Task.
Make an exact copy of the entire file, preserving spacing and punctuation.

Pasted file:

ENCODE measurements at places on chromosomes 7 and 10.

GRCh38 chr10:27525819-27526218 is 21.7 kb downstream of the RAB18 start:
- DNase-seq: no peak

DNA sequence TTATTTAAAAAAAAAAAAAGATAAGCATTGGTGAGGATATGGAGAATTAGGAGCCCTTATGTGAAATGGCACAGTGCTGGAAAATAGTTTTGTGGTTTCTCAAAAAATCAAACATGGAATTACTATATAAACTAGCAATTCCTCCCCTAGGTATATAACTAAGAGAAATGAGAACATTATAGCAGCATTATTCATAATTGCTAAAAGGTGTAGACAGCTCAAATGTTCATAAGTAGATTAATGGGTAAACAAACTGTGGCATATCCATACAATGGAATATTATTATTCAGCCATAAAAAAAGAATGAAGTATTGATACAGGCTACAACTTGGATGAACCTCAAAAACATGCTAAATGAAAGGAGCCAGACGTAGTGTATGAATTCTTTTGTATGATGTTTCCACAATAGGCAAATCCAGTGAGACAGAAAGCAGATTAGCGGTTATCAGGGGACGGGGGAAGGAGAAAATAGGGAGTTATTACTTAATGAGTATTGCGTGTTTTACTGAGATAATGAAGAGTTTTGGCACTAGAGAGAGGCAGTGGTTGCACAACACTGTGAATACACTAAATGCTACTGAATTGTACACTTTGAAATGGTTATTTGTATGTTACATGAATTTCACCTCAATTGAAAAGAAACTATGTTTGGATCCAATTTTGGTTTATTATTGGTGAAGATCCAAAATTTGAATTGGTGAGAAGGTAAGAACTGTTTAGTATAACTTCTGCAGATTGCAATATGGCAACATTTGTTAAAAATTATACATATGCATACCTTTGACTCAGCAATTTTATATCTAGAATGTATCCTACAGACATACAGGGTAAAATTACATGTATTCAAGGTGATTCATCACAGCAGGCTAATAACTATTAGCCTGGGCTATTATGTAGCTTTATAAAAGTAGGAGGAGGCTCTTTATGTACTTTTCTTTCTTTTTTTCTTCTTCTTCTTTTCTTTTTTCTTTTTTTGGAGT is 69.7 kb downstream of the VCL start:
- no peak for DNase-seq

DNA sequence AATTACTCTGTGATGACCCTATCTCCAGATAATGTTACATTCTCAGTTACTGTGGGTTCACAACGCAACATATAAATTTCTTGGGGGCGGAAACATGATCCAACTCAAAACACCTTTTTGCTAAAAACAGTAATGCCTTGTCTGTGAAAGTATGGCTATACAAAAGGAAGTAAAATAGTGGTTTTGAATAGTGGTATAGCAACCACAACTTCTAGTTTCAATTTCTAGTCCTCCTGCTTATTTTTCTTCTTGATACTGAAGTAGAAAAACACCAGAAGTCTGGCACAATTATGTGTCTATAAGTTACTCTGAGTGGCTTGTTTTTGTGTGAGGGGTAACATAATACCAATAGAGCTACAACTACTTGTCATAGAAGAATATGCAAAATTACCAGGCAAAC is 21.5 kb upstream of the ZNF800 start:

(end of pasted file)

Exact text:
ENCODE measurements at places on chromosomes 7 and 10.

GRCh38 chr10:27525819-27526218 is 21.7 kb downstream of the RAB18 start:
- DNase-seq: no peak

DNA sequence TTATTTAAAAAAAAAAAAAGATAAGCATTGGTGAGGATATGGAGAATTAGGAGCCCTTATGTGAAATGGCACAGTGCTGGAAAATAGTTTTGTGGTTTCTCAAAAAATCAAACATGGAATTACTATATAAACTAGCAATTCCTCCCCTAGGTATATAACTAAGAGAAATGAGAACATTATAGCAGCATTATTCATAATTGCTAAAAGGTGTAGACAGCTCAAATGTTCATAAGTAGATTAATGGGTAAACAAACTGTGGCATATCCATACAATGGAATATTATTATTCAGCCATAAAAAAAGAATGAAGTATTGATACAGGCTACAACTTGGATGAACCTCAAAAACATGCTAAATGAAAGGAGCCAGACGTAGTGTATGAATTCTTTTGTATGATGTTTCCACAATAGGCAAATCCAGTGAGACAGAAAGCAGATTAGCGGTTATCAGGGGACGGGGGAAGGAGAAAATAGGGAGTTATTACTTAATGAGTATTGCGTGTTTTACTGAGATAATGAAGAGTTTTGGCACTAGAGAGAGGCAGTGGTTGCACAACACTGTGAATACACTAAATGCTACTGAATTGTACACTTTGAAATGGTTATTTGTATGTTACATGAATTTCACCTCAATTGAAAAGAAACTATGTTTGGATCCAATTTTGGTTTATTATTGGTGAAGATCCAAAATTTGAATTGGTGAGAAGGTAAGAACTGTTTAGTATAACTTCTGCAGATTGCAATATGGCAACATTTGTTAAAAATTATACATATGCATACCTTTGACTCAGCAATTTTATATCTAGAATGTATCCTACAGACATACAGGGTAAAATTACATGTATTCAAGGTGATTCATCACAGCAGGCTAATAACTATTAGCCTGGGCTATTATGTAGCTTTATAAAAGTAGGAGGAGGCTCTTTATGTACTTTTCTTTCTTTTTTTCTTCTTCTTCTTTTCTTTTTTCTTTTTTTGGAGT is 69.7 kb downstream of the VCL start:
- no peak for DNase-seq

DNA sequence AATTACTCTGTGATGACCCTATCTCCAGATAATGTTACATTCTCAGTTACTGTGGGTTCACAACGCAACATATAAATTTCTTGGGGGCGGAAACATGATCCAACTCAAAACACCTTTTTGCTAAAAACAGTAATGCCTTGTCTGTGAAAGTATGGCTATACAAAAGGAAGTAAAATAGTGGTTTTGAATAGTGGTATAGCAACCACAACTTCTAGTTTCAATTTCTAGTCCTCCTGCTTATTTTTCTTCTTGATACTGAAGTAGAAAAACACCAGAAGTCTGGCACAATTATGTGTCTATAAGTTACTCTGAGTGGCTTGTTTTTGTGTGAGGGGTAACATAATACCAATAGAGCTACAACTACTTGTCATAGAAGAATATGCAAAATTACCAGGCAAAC is 21.5 kb upstream of the ZNF800 start: